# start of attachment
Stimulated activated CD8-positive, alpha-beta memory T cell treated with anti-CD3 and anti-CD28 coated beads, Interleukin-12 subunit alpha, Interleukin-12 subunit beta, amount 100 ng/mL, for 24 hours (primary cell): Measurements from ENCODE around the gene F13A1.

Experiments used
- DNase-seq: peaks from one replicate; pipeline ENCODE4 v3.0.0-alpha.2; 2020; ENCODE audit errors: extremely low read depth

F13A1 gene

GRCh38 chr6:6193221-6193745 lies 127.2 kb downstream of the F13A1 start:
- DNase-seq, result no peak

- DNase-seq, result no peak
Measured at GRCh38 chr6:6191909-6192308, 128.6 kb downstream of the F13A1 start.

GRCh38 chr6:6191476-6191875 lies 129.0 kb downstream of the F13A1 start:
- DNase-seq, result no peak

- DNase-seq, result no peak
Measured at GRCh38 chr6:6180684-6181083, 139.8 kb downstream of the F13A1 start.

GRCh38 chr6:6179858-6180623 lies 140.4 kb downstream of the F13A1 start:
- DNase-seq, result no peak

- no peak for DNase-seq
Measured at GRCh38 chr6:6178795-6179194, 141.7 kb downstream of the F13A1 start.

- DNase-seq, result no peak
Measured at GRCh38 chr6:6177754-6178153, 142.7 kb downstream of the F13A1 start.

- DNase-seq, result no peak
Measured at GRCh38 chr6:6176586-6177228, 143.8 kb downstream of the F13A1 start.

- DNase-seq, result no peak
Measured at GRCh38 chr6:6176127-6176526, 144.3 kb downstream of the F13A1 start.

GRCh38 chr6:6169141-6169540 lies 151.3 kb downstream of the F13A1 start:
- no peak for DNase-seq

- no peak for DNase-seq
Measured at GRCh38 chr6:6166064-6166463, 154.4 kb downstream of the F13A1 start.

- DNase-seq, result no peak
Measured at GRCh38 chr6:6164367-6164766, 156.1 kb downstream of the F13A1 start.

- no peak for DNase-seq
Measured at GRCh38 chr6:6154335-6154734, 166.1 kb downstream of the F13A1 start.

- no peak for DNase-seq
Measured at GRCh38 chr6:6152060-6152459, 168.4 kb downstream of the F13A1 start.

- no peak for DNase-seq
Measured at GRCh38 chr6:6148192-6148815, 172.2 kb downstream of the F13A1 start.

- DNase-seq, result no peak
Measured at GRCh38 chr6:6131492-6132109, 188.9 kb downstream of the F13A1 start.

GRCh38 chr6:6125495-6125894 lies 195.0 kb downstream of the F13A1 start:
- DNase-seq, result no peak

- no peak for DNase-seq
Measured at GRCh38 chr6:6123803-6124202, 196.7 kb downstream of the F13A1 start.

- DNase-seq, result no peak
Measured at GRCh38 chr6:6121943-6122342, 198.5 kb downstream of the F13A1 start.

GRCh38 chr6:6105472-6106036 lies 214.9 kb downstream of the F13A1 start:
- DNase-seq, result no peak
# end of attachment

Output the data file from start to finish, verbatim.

Stimulated activated CD8-positive, alpha-beta memory T cell treated with anti-CD3 and anti-CD28 coated beads, Interleukin-12 subunit alpha, Interleukin-12 subunit beta, amount 100 ng/mL, for 24 hours (primary cell): Measurements from ENCODE around the gene F13A1.

Experiments used
- DNase-seq: peaks from one replicate; pipeline ENCODE4 v3.0.0-alpha.2; 2020; ENCODE audit errors: extremely low read depth

F13A1 gene

GRCh38 chr6:6193221-6193745 lies 127.2 kb downstream of the F13A1 start:
- DNase-seq, result no peak

- DNase-seq, result no peak
Measured at GRCh38 chr6:6191909-6192308, 128.6 kb downstream of the F13A1 start.

GRCh38 chr6:6191476-6191875 lies 129.0 kb downstream of the F13A1 start:
- DNase-seq, result no peak

- DNase-seq, result no peak
Measured at GRCh38 chr6:6180684-6181083, 139.8 kb downstream of the F13A1 start.

GRCh38 chr6:6179858-6180623 lies 140.4 kb downstream of the F13A1 start:
- DNase-seq, result no peak

- no peak for DNase-seq
Measured at GRCh38 chr6:6178795-6179194, 141.7 kb downstream of the F13A1 start.

- DNase-seq, result no peak
Measured at GRCh38 chr6:6177754-6178153, 142.7 kb downstream of the F13A1 start.

- DNase-seq, result no peak
Measured at GRCh38 chr6:6176586-6177228, 143.8 kb downstream of the F13A1 start.

- DNase-seq, result no peak
Measured at GRCh38 chr6:6176127-6176526, 144.3 kb downstream of the F13A1 start.

GRCh38 chr6:6169141-6169540 lies 151.3 kb downstream of the F13A1 start:
- no peak for DNase-seq

- no peak for DNase-seq
Measured at GRCh38 chr6:6166064-6166463, 154.4 kb downstream of the F13A1 start.

- DNase-seq, result no peak
Measured at GRCh38 chr6:6164367-6164766, 156.1 kb downstream of the F13A1 start.

- no peak for DNase-seq
Measured at GRCh38 chr6:6154335-6154734, 166.1 kb downstream of the F13A1 start.

- no peak for DNase-seq
Measured at GRCh38 chr6:6152060-6152459, 168.4 kb downstream of the F13A1 start.

- no peak for DNase-seq
Measured at GRCh38 chr6:6148192-6148815, 172.2 kb downstream of the F13A1 start.

- DNase-seq, result no peak
Measured at GRCh38 chr6:6131492-6132109, 188.9 kb downstream of the F13A1 start.

GRCh38 chr6:6125495-6125894 lies 195.0 kb downstream of the F13A1 start:
- DNase-seq, result no peak

- no peak for DNase-seq
Measured at GRCh38 chr6:6123803-6124202, 196.7 kb downstream of the F13A1 start.

- DNase-seq, result no peak
Measured at GRCh38 chr6:6121943-6122342, 198.5 kb downstream of the F13A1 start.

GRCh38 chr6:6105472-6106036 lies 214.9 kb downstream of the F13A1 start:
- DNase-seq, result no peak